I had to know what everyone was doing at all times so I could provide status reports to my manager and pitch in if things were falling behind schedule. Furthermore, I needed to know HOW everyone was doing it because, if a team member quit or left on maternity, I had to step in and do that person's job in addition to my own, until I could interview, hire and train a replacement. Deadlines didn't shift because I was inconvenienced. I simply had to step up and work harder. Except for programming the source code and translating the software into six languages, I performed everyone's job at one point or another over seven or eight years, from soup to nuts.

I'm a perfectionist, so the product always went out on time, and it always went out bug-free. But that takes its toll on you. There was one point where I had surgery to rule out cancer of the esophagus because I couldn't swallow. I kept choking on my food. It turned out to only be stress, which I had to manage with yoga and Vitamin B.

Meanwhile, I was writing THREADS, which is essentially mental vomit. My head was always churning and spinning, and I needed somewhere to dump the overflow. The book is complex - it has all kinds of layers and little "threads" that subtly link this to that - because my mind was going full speed and dealing with complicated problems all day, every day. I couldn't have written a beach read at that point in my life. I had to write something intricate, and it had to be very difficult to write. It had to be thought provoking and somewhat challenging to read. You had to keep up with me because I couldn't slow down for you.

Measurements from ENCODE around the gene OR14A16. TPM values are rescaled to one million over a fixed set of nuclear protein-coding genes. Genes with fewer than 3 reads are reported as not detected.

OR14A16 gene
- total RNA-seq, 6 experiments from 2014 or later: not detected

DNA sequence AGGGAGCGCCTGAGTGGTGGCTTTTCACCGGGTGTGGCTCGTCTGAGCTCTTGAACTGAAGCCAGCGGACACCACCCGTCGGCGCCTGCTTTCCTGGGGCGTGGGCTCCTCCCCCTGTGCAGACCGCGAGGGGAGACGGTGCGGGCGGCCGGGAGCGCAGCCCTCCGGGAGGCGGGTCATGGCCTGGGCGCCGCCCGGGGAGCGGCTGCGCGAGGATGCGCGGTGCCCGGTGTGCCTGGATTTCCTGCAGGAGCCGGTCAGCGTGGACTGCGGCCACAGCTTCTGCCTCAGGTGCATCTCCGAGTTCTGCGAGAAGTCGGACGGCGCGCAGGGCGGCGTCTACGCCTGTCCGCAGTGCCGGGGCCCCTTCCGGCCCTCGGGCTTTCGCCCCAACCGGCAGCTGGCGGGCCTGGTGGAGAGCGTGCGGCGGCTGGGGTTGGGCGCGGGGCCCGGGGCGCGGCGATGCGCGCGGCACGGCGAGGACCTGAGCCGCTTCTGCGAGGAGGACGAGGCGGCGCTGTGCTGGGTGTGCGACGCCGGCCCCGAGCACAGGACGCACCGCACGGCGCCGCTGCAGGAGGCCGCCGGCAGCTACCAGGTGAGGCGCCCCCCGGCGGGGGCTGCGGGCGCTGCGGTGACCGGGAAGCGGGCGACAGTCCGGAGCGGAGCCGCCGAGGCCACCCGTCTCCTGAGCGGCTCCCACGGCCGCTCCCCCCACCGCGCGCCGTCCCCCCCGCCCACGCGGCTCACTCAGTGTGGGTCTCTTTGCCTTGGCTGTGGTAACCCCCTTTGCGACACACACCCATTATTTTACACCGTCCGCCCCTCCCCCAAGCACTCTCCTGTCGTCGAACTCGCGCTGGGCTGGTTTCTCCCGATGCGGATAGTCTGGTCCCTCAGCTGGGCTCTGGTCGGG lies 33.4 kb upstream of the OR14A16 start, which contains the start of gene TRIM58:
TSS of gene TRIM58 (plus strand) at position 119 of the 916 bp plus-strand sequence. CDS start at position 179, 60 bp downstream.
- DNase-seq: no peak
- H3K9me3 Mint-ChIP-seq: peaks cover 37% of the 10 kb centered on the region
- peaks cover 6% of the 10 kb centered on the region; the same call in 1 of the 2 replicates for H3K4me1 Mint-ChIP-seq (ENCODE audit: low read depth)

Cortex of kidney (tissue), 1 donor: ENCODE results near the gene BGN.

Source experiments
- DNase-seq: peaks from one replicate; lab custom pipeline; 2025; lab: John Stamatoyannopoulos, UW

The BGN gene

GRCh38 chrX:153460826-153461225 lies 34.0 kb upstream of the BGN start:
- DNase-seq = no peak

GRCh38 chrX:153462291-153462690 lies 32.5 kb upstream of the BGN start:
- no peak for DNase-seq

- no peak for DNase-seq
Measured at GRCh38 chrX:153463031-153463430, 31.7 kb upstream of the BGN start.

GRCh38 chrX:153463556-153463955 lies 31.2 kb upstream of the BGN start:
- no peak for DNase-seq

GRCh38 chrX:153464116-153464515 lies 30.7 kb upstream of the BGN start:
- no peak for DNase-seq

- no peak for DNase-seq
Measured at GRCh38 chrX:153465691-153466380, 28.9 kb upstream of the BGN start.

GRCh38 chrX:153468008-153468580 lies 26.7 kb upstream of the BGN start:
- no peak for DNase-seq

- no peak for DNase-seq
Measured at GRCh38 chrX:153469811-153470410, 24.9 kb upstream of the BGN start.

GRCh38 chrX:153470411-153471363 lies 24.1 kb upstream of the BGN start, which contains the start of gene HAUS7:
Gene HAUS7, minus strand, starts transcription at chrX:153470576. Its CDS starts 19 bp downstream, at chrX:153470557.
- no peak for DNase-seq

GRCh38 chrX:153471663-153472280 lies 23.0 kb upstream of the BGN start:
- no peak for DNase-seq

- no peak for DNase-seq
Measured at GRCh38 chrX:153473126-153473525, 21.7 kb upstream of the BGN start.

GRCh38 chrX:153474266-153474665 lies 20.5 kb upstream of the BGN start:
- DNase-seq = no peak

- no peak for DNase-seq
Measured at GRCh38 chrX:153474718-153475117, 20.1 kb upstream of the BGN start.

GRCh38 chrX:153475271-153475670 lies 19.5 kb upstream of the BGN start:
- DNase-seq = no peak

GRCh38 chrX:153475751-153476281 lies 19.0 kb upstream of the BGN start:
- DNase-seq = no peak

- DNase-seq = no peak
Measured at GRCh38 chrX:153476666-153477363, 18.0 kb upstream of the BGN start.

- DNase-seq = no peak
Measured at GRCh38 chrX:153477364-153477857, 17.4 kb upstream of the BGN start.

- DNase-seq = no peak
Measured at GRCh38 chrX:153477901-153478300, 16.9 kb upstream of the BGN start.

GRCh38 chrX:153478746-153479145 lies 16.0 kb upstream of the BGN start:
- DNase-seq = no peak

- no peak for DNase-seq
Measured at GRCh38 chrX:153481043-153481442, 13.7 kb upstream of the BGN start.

I also had two small children at the time, so I had very little time to write. I wrote the book in my head during my one hour commute to and from work, then typed it after the kids went to bed. Despite this, there is not one line in the book that wasn't interrupted with a request for "juice" or some minor emergency. I also had a constant tape going in the background that replayed the book's content in my head, which I could have recited word for word - all 372 pages of it. I identified any number of typos and grammatical errors and inconsistencies just by tuning in to that rolling tape throughout the day.

It took me six years.